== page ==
Moreover, the authorities’ response to Sandoval’s murder has been muddled. The Vice President of Costa Rica, Alfio Piva, called the murder an “accident,” while Limón police have been reportedly considering the murder as a robbery simply because Sandoval’s phone and cash were stolen.
“We feel that shining an international spotlight on this murder is the only way we can to hope to gain any justice for Jairo and possibly bring some degree of closure to his family,” Lizano adds.
To that end, WIDECAST has proposed that the Costa Rican government make Moín beach a protected area, and name it in honor of Sandoval. On June 5th, vigils were held for Sandoval across the country. Meanwhile, a coalition of conservation groups have offered a $10,000 reward for any information leading to the arrest of Sandoval’s killers with money coming from a special fund. Information should be sent to [email protected]
Police are reportedly working to evict the poachers squatting on the beach, but the beach has also become devoid of conservationists. WIDECAST halted all patrols after Sandoval’s murder given the lack of security. And with the loss of their champion, the sea turtles of Moín beach are once again at the mercy of poachers.
(05/09/2013) A new short film, Viva la tortuga documents the struggle to save loggerhead and green sea turtles in Magdalena Bay, Mexico. Once a region for a massive sea turtle meat market, the turtles now face a new threat: bycatch. Loggerhead sea turtles are drowning in bottom-set gillnets, unable to escape from the nets once entangled. The issue has even raises threats of trade embargoes from the U.S.
(02/27/2013) The world’s largest sea turtle, the leatherback (Dermochelys coriacea), is vanishing from its most important nesting sites in the western Pacific, according to a new study in Ecosphere. Scientists found that leatherback turtle nests have dropped by 78 percent in less than 30 years in the Bird’s Head Peninsula on the island of New Guinea. Worryingly, these beaches account for three-fourths of the western Pacific’s distinct leatherback population; globally the leatherback is listed as Critically Endangered by the IUCN Red List, the highest rating before extinction.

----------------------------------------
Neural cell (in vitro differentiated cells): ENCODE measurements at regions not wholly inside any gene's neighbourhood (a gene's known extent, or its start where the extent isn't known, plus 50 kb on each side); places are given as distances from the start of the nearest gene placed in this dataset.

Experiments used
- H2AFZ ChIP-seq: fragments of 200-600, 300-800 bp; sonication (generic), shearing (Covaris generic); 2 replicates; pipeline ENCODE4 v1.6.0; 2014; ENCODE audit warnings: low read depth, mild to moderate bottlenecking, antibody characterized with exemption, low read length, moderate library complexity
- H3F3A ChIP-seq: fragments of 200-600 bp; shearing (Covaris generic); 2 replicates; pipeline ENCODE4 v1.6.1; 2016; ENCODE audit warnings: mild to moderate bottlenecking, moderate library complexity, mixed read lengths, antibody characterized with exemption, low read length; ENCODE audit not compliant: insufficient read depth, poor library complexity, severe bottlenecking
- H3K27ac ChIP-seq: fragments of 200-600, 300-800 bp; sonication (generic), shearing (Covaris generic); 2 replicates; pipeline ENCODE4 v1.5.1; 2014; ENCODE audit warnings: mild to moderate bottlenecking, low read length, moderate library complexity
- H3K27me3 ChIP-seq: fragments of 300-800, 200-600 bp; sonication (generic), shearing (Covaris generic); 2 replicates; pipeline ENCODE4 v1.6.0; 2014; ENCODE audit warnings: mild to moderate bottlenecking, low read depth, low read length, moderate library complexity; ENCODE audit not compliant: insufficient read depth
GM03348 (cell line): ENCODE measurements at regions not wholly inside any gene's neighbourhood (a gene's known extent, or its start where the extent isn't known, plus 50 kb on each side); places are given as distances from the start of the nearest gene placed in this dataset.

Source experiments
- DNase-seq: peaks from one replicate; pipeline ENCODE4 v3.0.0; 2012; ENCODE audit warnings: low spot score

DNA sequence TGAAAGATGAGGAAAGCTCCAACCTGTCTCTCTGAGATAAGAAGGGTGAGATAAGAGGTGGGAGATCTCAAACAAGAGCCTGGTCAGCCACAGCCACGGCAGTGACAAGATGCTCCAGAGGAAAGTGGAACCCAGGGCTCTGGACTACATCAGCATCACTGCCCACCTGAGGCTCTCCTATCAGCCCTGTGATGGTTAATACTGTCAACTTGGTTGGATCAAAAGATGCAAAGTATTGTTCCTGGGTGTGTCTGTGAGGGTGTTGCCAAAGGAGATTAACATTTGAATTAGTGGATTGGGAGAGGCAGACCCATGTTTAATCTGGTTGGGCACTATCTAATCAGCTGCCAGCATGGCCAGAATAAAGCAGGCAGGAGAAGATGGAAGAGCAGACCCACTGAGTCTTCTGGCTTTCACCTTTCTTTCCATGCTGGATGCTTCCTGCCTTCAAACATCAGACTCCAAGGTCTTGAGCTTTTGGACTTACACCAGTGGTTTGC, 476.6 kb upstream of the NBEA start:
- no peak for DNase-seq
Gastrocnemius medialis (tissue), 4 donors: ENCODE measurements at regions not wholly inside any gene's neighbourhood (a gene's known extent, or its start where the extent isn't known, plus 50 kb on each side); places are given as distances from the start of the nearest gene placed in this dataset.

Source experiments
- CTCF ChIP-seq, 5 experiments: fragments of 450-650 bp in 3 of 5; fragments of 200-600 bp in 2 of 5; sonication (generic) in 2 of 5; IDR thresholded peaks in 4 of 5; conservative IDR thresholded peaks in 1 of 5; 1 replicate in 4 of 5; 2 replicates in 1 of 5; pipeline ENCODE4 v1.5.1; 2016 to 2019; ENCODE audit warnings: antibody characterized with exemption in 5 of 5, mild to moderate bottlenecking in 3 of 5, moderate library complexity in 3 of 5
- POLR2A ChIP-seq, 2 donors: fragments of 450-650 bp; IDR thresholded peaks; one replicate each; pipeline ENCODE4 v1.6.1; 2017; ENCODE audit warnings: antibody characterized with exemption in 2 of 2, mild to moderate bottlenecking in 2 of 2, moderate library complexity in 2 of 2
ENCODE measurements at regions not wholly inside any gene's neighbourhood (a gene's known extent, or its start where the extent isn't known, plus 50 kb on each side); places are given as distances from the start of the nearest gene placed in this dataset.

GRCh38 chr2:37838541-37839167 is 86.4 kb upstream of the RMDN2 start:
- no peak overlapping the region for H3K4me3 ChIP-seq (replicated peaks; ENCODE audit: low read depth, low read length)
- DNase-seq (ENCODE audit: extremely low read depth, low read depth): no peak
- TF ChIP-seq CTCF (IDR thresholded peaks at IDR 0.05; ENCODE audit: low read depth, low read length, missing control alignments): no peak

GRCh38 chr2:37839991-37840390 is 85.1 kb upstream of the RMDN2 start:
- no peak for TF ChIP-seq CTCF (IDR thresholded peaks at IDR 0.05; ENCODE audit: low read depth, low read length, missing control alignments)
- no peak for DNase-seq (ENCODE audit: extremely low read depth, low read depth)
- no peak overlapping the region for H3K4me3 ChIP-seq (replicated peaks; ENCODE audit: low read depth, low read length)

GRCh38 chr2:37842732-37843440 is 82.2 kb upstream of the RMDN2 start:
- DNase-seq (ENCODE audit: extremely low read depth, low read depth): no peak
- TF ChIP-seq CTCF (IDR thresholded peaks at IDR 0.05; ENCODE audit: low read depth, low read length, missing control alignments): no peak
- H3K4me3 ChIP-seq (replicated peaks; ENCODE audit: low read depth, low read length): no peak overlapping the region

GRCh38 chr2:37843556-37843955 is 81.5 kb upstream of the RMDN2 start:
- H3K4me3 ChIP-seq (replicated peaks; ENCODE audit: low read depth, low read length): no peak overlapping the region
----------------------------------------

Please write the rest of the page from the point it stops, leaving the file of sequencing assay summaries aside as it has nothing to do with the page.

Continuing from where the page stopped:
(01/21/2013) In 1959, visionary Archer Carr founded the world’s first conservation group devoted solely to sea turtles. Working with these marine denizens in Costa Rica, Carr was not only instrumental in changing local views of the turtles—which at the time were being hunted and eaten at unsustainable rates—but also in establishing basic practices for sea turtle conservation today. Now a new film by Two-Head Video, Inc. tells the story of Carr’s work and the perils still facing marine turtles today.
(11/19/2012) A drier, hotter climate in Central America could wipe out the population of leatherback sea turtles from the eastern Pacific Ocean by the year 2100, according to a grim projection published on July 1 in Nature Climate Change. Already critically endangered from fisheries by-catch and historic egg poaching, leatherbacks can hardly accommodate another human-related threat. Yet scientists still hold out hope for interventions that could save the turtles.
(05/16/2012) At first, an encounter between a jaguar (Panthera onca) and a green sea turtle (Chelonia mydas) seems improbable, even ridiculous, but the two species do come into fatal contact when a female turtle, every two to four years, crawls up a jungle beach to lay her eggs. A hungry jaguar will attack the nesting turtle, killing it with a bite to the neck, and dragging the massive animal—sometime all the way into the jungle—to eat the muscles around the neck and flippers. Despite the surprising nature of such encounters, this behavior, and its impact on populations, has been little studied. Now, a new study in Costa Rica’s Tortuguero National Park has documented five years of jaguar attacks on marine turtles—and finds these encounters are not only more common than expected, but on the rise.
(01/23/2012) The U.S. federal government has designated 108,556 square kilometers (41,914 square miles) as critical habitat for the leatherback sea turtle (Dermochelys coriacea), the largest of the world’s marine turtles and one of the most endangered. The protected area, around the size of Guatemala, spans coastal sea waters from California to Washington state, but does not protect the migration routes environmentalists hoped for.